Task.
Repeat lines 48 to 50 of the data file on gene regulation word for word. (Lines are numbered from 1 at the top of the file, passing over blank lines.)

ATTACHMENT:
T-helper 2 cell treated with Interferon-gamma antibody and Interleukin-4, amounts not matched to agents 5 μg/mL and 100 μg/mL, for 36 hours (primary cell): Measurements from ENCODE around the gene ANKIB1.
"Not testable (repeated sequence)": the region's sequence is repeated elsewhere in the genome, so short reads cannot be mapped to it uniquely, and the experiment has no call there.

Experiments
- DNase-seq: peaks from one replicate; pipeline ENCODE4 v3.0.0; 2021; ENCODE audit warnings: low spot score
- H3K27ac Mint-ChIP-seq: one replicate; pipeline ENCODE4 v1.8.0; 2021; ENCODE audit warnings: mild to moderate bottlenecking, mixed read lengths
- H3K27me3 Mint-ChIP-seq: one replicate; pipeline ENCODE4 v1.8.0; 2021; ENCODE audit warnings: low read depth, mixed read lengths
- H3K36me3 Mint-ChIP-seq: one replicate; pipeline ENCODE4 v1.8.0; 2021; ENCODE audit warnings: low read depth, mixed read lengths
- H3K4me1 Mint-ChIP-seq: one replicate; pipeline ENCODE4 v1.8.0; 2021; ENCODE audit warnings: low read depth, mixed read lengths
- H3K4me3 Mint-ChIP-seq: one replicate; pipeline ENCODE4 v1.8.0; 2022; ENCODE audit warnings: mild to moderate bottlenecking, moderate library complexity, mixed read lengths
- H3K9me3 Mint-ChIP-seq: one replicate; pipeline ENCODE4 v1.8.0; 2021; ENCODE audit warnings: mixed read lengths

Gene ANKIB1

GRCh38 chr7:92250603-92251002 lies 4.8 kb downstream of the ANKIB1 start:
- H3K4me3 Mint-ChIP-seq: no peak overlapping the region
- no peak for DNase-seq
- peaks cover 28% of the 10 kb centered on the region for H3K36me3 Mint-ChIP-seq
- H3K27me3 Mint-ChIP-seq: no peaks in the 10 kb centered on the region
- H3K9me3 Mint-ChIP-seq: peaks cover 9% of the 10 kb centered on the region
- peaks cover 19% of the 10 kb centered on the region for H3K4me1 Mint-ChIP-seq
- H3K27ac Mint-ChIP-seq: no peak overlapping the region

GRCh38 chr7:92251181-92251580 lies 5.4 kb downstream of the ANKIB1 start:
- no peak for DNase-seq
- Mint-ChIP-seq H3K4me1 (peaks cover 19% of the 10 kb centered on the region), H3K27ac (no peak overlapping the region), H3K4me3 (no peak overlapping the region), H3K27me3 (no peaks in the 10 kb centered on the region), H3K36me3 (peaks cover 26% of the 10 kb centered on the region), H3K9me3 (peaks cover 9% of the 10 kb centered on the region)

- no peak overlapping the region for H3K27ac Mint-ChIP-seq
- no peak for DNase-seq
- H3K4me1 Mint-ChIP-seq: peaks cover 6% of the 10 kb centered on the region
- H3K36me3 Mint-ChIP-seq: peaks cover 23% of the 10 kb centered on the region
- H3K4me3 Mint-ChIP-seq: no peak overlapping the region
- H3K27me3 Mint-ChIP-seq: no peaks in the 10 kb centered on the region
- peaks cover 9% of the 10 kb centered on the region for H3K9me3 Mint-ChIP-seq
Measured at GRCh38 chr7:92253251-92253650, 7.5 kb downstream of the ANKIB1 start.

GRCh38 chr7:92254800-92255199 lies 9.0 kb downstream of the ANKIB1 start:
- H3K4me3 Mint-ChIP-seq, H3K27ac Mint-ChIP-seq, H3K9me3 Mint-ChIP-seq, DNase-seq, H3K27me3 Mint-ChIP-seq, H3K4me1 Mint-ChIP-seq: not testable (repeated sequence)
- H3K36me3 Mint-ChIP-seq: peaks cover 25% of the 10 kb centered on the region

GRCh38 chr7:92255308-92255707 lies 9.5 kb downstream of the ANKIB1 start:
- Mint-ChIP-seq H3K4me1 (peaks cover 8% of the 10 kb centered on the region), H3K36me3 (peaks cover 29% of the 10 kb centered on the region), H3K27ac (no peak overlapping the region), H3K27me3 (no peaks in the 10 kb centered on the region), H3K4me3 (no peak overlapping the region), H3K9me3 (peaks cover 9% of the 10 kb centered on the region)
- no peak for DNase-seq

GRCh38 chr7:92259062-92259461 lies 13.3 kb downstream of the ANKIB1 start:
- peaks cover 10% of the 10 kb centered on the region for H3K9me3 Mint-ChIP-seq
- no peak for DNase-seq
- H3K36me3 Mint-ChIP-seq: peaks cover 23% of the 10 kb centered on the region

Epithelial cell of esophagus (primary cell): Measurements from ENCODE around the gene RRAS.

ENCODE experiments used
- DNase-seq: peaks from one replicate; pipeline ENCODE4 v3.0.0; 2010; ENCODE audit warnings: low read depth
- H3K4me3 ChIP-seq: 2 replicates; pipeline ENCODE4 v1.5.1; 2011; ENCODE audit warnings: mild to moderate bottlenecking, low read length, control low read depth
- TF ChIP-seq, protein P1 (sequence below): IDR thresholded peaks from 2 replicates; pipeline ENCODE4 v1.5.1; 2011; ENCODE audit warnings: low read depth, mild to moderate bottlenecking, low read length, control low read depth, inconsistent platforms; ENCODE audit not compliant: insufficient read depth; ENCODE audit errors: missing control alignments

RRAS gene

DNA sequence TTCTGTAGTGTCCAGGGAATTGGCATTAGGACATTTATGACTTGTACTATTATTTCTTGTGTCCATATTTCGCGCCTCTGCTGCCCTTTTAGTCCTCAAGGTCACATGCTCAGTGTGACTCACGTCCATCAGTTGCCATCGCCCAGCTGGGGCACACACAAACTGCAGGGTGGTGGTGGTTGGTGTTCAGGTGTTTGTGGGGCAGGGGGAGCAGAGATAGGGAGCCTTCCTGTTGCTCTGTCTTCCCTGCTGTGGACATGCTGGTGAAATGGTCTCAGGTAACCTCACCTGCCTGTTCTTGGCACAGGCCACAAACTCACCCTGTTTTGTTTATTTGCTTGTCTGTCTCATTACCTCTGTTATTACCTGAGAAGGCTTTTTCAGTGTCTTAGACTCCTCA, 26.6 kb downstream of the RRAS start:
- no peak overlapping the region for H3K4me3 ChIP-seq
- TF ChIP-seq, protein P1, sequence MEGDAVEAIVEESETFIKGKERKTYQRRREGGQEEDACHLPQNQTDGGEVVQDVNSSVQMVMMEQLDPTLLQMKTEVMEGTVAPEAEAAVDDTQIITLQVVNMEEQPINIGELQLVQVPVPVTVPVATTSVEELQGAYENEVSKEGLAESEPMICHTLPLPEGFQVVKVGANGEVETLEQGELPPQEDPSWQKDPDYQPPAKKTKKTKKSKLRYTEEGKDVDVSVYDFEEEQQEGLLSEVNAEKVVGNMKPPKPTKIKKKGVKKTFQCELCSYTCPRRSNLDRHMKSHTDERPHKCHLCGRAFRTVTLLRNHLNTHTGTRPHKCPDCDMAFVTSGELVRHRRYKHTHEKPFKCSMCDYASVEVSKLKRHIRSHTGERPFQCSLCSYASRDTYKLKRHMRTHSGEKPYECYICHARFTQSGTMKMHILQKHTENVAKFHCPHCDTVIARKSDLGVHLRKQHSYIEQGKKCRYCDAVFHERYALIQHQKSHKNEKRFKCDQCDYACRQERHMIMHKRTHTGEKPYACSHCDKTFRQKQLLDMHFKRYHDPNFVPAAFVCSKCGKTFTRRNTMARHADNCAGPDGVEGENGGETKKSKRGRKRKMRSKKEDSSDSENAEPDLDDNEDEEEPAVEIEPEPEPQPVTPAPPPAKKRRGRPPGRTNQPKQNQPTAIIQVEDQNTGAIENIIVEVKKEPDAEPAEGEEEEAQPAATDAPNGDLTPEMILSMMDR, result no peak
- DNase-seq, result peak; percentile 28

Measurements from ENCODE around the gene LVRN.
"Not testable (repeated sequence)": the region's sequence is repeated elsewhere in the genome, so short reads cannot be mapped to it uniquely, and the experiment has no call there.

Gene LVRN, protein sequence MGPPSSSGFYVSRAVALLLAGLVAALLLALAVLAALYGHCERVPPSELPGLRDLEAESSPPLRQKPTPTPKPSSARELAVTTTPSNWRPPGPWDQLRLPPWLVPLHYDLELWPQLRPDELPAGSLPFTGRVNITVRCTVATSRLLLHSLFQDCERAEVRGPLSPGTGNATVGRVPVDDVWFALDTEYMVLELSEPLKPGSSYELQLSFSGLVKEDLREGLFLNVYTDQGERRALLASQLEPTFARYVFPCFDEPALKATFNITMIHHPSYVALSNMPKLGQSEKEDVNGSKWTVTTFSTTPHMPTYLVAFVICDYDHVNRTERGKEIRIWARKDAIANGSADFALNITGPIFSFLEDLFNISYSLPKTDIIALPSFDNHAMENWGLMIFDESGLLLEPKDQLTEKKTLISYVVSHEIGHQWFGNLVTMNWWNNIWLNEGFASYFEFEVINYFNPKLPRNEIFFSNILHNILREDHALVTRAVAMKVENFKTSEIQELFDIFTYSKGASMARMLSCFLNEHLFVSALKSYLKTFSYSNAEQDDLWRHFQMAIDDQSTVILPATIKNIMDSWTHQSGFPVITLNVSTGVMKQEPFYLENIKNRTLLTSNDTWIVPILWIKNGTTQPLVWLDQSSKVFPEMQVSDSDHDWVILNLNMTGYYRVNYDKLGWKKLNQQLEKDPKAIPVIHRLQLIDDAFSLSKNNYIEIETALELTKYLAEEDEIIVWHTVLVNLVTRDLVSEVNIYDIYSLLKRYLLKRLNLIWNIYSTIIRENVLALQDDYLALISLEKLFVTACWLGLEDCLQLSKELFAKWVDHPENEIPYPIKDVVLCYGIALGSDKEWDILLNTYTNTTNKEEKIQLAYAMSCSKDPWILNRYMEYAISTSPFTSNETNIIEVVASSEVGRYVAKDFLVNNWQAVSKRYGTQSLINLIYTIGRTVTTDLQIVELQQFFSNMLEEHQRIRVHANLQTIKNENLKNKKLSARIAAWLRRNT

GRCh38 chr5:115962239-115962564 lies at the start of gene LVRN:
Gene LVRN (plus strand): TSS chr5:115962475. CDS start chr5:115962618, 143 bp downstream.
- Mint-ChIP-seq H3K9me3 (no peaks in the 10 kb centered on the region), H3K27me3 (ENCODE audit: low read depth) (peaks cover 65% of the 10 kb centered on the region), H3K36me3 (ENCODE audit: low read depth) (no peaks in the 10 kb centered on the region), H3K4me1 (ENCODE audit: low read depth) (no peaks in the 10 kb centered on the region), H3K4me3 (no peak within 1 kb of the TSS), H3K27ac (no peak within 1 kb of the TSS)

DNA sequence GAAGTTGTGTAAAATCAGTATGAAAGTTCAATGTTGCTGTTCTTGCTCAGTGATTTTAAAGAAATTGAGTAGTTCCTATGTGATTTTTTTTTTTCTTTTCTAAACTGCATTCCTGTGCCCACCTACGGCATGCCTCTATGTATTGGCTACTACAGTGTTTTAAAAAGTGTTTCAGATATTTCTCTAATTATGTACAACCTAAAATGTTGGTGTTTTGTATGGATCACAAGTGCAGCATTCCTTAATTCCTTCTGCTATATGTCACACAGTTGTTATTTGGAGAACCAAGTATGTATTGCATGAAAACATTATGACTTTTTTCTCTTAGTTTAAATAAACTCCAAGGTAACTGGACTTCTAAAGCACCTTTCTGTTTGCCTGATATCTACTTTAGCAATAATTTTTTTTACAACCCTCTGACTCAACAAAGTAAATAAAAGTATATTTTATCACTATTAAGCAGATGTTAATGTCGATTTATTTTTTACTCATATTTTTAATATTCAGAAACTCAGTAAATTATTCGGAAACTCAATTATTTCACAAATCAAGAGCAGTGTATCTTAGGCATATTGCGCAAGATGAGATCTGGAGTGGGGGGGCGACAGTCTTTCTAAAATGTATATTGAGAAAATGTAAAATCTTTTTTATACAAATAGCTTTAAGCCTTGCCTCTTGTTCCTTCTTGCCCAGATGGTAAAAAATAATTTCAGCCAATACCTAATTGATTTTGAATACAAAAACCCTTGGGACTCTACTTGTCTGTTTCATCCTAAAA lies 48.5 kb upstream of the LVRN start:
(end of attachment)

- no peak overlapping the region for H3K4me3 ChIP-seq
- TF ChIP-seq, protein P1, sequence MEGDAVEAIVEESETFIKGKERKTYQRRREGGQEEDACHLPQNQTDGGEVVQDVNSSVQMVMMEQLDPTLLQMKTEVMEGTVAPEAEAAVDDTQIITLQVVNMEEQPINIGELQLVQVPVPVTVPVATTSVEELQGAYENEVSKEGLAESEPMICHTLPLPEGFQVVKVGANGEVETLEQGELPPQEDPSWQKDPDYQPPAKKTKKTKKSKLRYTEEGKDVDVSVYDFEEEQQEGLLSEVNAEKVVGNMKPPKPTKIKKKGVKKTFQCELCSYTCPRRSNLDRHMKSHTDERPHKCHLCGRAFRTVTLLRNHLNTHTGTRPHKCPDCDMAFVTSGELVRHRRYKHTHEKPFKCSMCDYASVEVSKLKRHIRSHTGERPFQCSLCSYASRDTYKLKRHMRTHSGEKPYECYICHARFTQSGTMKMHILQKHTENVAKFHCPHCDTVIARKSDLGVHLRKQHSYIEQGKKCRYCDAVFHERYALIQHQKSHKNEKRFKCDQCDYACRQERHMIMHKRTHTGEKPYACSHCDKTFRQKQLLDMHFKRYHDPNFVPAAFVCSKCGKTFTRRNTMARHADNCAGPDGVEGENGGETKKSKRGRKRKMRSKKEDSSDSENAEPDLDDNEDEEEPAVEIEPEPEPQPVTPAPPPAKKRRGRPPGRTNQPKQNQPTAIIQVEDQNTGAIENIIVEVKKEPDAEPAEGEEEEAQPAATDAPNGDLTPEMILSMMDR, result no peak
- DNase-seq, result peak; percentile 28